But despite this very dark picture of humanity lost in a spiral of violence, Fargo nevertheless upholds goodness as being far more fascinating and desirable than evil, a rarity in Hollywood, where even heroes are more “interesting” by being anti-heroes or complex messes of darkness and failed light.

In both seasons, the heroes are cops who are simple and good. In fact, they are ironic and humorous because their goodness is so unreal to our cynical minds that they appear to be anachronistic comedic relief, simpletons who seem to solve their crimes and win despite their naivete and goodness.

But therein lies the subversion. For these heroes are not mocked by the storytellers, they are upheld in the end as real goodness that ends up far more interesting and desirable than the evil criminals around them. Yes, simple love of God, family, honesty in little things, and being a good parent end up being the most desirable good in these stories of family men and women who live by outdated chivalry and Judeo-Christian morality. Fargo plays the medieval “fool,” a jester who appears foolish in the beginning of the story, but ends up being the wisest one in the end as the evil destroys itself.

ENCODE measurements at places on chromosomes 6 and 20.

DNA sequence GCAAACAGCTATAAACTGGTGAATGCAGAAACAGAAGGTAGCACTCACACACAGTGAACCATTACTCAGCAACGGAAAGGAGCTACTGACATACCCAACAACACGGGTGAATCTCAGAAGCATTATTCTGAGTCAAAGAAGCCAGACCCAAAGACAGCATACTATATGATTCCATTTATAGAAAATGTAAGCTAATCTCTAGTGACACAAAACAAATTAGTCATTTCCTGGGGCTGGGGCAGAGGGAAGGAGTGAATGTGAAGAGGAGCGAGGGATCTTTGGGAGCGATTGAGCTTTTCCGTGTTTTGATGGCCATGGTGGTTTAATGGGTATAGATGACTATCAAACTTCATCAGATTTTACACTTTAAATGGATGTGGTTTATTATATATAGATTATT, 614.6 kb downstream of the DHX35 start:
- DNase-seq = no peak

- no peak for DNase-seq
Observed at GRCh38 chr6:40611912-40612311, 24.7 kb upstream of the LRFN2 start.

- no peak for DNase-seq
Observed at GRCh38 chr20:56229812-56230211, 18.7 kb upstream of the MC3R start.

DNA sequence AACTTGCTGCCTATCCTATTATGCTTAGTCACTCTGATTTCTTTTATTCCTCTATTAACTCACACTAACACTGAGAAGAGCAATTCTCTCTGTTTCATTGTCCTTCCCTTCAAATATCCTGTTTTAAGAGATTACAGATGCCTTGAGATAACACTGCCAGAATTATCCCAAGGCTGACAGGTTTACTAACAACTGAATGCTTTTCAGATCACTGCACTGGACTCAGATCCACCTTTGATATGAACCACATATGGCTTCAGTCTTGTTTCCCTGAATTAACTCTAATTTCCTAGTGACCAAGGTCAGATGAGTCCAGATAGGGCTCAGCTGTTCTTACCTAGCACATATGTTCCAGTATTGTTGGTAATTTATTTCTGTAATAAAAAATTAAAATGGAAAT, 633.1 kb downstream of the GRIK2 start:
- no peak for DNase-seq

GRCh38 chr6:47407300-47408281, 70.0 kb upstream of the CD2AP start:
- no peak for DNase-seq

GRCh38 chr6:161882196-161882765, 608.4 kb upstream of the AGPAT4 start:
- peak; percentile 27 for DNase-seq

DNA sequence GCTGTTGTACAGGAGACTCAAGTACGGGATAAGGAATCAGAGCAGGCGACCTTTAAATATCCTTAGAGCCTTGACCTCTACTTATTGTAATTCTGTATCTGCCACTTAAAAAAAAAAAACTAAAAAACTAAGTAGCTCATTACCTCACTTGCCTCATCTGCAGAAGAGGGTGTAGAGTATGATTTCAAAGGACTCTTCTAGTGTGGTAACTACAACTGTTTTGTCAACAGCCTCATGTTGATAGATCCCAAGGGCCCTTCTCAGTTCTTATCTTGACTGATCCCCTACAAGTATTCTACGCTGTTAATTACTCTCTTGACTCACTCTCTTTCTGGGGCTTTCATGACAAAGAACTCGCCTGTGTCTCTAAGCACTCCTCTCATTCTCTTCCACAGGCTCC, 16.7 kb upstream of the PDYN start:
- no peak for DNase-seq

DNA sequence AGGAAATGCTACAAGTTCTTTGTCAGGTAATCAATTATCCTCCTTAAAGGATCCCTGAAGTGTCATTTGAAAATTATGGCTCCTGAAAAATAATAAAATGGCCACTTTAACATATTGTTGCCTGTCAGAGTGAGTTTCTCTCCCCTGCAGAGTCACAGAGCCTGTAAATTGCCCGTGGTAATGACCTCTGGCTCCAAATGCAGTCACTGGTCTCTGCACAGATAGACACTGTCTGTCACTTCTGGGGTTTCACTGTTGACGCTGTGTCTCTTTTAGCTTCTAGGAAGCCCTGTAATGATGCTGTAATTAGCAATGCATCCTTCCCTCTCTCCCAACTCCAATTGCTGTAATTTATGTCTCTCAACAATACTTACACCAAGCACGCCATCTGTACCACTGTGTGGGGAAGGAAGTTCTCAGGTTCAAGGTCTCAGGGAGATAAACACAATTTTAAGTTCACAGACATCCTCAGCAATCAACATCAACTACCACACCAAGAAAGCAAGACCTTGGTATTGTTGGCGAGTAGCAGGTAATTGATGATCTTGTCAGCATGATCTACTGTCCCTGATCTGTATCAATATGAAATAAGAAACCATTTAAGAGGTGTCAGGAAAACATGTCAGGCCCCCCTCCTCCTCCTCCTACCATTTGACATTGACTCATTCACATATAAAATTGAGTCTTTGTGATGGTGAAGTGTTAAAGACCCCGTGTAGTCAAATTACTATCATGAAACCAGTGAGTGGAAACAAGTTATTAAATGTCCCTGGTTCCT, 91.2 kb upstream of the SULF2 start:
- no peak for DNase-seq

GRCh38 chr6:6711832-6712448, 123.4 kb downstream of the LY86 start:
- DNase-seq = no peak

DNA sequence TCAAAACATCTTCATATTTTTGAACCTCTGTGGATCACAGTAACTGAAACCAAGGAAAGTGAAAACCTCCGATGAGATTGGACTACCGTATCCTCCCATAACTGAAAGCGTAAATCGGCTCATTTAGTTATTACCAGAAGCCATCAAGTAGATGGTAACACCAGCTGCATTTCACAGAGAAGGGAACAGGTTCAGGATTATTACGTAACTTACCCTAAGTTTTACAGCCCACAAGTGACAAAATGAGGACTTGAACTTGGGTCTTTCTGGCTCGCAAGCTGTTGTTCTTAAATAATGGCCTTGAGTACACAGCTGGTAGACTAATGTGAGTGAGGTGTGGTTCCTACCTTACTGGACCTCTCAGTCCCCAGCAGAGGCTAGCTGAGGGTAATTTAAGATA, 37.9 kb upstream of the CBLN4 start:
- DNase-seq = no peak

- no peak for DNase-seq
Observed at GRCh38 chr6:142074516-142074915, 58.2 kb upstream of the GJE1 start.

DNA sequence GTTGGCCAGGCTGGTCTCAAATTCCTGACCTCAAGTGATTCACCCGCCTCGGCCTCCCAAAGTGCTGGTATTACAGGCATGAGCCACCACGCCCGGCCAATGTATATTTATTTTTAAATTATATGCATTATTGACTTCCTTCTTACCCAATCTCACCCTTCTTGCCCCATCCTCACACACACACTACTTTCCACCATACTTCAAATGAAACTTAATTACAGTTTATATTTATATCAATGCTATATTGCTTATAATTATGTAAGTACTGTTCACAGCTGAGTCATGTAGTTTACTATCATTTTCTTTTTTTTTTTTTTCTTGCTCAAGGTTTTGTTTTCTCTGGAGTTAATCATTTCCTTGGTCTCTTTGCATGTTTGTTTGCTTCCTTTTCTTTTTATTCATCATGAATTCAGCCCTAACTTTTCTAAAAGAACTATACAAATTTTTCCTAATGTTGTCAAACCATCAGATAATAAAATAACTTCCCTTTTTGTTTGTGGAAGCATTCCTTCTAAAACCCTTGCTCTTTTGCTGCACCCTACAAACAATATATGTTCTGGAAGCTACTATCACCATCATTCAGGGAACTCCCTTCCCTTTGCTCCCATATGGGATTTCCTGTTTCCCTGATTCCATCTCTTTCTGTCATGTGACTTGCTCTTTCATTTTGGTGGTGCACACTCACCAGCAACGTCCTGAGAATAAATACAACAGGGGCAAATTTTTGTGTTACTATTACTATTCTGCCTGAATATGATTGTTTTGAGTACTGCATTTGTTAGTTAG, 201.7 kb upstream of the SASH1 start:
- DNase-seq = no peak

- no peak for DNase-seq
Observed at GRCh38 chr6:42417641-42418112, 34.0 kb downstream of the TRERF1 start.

Two words: Moral brilliance.

Meaning of Life In a World Of Absurdity

Also true to the Coen brand name, Fargo the series explores philosophical and spiritual issues as well, with open-minded artistry. In season two a high school girl quotes from a book she reads in class by French existentialist philosopher Camus, the Myth of Sisyphus, about the meaninglessness of life.

She expresses the rather logical conclusion to a godless worldview that most people live by. “Camus says knowing we’re going to die makes life absurd.” The simpleton Blumquist responds with ignorant wisdom, “No one with any sense would say something so foolish.”